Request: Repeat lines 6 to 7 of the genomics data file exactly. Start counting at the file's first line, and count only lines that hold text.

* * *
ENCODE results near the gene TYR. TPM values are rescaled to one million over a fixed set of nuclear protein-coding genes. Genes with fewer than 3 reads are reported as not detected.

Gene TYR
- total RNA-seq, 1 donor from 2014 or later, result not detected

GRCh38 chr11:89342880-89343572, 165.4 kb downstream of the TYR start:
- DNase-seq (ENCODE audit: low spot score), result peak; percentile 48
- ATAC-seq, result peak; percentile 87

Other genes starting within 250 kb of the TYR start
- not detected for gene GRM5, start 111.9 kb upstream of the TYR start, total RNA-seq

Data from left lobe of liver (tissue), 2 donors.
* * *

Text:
- ATAC-seq, result peak; percentile 87

Other genes starting within 250 kb of the TYR start